Recycling is hot and happening! It’s becoming increasingly common for already made ‘things’ to be given a new lease of life, and the trend is also thriving in fashion. And not only the fashion itself, the places where we shop are also often enjoying a revival. In the spotlights this week: shopping malls in ‘recycled’ architecture.
From car park to retail hotspot
Ease, design, price or sustainability: there are all sorts of reasons for repurposing a building. In this unique case, it was of primary importance that the resulting design was dazzling, practical and technically impressive. This summer, The Conran Shop opened a 24,000 m2 retail Valhalla in a former car park in Seoul. It became a two-storey shopping universe; independent, but handily ‘parked’ right alongside the hugely popular Gangnam’s Lotte Department Store. The chain’s twelfth store needed to be more than simply the next in a line of outlets, it had to be ‘the best design store in the world’, in the words of Conran’s Creative Director Stephen Briars. The area in which the mall opened is modern and prosperous, the perfect match for the store’s – equally modern and prosperous – shoppers.
2020 retail lab in ‘30s style
Closer to home, the world-famous Parisian Galeries Lafayette recently moved into a 1930s art deco former bank. Architect Bjarke Ingels transformed the historical building on the Champs-Élysées in Paris into a ‘retail lab’. Not only does this new flagship store cater to high-echelon shopping, the hybrid retail heaven is also an enticing location for fashion shows, brand events and other fashion-related activities. Ingels opted for this set-up to offer – precisely now that everything’s digital – a space that visually and physically stimulates the senses: an urban oasis with large, open spaces, elements of marble and gold, and challenging glass walls that invite you to briefly take leave of the here and now, and to contemplate both the days of yore and the future.
Green shopping in a former arena
Not as new, but certainly no less impressive is England’s largest shopping centre: Bullring & Grand Central. The location has always been associated with trade, even as Birmingham’s major market in the Middle Ages, but takes its name from the iron ring to which bulls were chained before they entered the arena. The mall thankfully no longer has anything to do with such cruel animal practices. On the contrary. Nowadays, the Bullring feels strongly about sustainability. A range of sustainable concepts, as well as all stores located in the shopping centre, are part of efforts to achieve the aim of being Net Positive by 2030. This means that they give back everything they use, thereby reducing their economic, social and environmental impact to zero. Efforts are made to reduce energy usage, and wherever possible, tap water is replaced by rainwater. A whopping 97% of waste was recycled in 2019, and this is now being extended to include coffee cups. The Bullring is involved with experiments, innovations and discussions with more than 250 partners, working towards the optimal green retail experience. Without doubt, a giant leap in the right direction, and an inspiration to many!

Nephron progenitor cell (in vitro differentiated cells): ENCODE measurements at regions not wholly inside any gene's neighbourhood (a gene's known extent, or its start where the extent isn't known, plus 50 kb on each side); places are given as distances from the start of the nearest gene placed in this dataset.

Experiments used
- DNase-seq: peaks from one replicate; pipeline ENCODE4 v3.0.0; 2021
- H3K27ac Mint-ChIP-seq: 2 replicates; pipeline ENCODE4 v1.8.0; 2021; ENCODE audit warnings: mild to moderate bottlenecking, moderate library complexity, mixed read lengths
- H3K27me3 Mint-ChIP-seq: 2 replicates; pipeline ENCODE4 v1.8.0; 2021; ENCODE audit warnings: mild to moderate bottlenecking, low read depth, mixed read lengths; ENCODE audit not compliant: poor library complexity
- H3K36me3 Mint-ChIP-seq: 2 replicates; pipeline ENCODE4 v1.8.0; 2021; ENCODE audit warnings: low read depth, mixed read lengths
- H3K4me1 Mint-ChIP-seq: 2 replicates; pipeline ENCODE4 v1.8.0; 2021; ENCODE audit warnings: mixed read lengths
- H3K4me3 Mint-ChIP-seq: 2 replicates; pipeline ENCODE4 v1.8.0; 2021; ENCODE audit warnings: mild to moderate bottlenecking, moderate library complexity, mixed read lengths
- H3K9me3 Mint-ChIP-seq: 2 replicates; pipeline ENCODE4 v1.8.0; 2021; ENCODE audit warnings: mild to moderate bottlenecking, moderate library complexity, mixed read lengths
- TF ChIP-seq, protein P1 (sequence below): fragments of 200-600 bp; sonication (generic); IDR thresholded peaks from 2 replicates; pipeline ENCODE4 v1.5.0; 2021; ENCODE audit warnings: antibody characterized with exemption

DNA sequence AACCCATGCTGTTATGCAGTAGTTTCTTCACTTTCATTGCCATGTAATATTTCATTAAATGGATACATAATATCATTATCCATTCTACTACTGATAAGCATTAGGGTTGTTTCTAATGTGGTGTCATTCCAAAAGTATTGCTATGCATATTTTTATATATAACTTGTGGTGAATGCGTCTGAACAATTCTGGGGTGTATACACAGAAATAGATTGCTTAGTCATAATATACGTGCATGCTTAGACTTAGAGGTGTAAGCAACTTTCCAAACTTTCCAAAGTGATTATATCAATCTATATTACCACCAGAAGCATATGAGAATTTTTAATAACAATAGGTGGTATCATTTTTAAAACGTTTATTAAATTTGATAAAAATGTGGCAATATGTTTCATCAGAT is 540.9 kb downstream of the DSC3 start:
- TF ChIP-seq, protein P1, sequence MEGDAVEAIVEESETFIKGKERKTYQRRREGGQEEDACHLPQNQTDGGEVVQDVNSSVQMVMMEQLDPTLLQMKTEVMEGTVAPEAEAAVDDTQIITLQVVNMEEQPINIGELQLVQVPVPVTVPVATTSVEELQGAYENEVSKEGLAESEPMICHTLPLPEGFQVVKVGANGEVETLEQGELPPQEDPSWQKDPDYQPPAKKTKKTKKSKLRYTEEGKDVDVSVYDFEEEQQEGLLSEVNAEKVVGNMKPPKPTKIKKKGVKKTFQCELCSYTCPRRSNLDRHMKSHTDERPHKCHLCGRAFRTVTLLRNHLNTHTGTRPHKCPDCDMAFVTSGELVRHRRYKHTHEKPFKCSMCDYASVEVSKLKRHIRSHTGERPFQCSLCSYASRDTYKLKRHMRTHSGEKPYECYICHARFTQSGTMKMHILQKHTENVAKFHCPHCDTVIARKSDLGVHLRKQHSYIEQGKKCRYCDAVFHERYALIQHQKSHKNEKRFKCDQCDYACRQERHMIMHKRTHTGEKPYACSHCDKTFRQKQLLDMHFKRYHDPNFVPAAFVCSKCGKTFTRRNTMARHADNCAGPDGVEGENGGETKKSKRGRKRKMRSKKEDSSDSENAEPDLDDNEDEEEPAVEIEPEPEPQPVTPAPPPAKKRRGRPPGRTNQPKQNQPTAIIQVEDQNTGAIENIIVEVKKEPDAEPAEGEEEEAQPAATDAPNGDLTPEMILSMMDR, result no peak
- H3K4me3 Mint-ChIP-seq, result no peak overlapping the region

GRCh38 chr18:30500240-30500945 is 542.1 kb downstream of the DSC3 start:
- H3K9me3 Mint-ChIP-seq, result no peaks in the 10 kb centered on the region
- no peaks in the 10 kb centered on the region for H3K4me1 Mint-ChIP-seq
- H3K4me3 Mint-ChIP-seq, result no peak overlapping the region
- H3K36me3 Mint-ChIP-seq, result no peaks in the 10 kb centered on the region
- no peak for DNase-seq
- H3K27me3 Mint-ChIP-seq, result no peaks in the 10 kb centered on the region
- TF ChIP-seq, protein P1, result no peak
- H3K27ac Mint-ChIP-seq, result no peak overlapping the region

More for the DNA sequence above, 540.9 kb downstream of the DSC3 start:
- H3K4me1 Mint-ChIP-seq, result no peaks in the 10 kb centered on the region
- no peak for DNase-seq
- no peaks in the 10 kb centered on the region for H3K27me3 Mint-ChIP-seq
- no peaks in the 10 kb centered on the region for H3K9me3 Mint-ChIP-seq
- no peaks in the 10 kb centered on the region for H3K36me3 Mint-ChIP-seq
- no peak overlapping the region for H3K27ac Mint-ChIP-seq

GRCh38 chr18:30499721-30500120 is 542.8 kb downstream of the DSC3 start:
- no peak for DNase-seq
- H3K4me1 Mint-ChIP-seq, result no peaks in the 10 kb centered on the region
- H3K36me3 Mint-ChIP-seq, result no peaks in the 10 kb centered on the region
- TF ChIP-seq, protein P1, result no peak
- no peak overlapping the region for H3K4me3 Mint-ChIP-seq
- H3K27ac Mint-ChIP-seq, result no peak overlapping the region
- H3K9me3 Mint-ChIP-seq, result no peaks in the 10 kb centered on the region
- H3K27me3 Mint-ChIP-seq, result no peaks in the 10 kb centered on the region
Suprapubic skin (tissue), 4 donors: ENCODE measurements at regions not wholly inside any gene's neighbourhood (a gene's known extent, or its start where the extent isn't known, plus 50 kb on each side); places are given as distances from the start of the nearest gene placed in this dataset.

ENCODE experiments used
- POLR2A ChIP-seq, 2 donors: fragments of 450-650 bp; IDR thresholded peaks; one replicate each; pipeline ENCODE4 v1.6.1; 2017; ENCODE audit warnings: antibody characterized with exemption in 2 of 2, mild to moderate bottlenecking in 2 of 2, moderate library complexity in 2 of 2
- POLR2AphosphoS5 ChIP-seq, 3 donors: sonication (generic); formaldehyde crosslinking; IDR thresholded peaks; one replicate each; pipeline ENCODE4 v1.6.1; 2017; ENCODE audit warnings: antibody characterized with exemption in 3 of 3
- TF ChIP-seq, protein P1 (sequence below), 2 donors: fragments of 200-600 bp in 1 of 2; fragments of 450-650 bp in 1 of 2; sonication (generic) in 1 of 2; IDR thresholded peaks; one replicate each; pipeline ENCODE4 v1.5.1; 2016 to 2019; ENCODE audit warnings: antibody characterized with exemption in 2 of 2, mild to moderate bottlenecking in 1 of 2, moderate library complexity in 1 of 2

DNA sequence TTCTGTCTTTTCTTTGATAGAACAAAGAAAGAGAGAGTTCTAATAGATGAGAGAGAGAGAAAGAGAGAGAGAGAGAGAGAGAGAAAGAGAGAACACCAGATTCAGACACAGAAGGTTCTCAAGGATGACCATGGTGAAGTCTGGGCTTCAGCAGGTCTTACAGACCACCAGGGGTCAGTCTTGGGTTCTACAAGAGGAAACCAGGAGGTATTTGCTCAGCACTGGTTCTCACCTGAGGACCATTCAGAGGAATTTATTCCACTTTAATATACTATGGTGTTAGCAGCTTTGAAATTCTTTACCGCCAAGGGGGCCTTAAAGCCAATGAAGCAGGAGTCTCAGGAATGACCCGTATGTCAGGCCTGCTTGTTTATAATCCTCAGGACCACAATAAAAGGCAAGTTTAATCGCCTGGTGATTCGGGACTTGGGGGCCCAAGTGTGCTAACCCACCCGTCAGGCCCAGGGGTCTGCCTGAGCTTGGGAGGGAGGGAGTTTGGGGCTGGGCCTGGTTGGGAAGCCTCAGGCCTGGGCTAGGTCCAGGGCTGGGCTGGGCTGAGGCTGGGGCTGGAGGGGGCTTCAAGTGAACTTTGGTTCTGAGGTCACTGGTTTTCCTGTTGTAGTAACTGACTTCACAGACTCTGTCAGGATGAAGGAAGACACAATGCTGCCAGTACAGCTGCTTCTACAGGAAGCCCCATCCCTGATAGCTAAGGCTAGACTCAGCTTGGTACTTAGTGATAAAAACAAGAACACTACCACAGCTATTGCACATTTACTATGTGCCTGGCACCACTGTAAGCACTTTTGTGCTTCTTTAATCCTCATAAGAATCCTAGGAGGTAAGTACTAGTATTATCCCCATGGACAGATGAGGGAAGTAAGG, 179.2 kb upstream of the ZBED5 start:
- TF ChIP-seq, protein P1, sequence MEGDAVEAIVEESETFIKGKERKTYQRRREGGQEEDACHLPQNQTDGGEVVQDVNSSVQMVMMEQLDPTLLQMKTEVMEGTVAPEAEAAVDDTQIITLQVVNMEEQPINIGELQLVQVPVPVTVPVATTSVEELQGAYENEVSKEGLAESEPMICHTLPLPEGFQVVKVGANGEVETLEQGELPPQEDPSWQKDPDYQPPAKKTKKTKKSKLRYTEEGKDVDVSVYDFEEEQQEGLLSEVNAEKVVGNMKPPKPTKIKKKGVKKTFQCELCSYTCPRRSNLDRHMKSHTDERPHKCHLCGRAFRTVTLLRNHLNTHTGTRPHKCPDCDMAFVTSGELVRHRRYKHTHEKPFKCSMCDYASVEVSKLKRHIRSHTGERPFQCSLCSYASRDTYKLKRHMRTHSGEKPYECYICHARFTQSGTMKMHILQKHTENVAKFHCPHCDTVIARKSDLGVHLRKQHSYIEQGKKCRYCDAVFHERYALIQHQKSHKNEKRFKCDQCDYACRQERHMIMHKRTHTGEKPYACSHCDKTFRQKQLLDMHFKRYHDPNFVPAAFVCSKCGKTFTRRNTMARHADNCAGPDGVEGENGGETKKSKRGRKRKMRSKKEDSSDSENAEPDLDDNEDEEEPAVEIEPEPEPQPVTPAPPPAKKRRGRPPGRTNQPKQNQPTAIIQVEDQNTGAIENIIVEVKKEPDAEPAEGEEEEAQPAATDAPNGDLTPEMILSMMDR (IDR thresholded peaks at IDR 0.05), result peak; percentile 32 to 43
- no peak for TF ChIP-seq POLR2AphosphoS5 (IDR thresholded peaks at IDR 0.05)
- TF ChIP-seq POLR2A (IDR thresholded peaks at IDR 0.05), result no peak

"Precisely now that almost everything’s digital, it’s vital to create a space that visually – and even physically – stimulates the senses."
Art, beer, fashion and fun
Stary Browar, or 'Old Brewery’, is the final shining star in this selection of striking malls located in buildings with alternative beginnings. At this characteristic spot in Poznan, Poland, home to a beer brewery with 19th-century roots, beer still flows from the kegs. The traditional brewery architecture has been retained, and it is now the remarkable backdrop for the retail space come art gallery, forming a funky mix with the other forms of recreation on offer. Nearly 200 stores, dozens of fine dining & drinking locations, eight cinemas, a hotel, a club, an event and exposition space and a park blend into a mini city, in historical surroundings with an urban feel. For more than two decades and counting, Stary Browar has been attracting fashionistas, art fanatics and those looking for culinary and entertainment fulfilment.
Recycling may sometimes seem overly modern or time-specifically trendy, but it is clear that clever visionaries – like the architects of the projects outlined above – have seen existing structures in a different light for a good while. We look forward expectantly to more green, inventive ideas for how ‘old’ can redress itself as ‘new’.
Written by Soraya Jahan.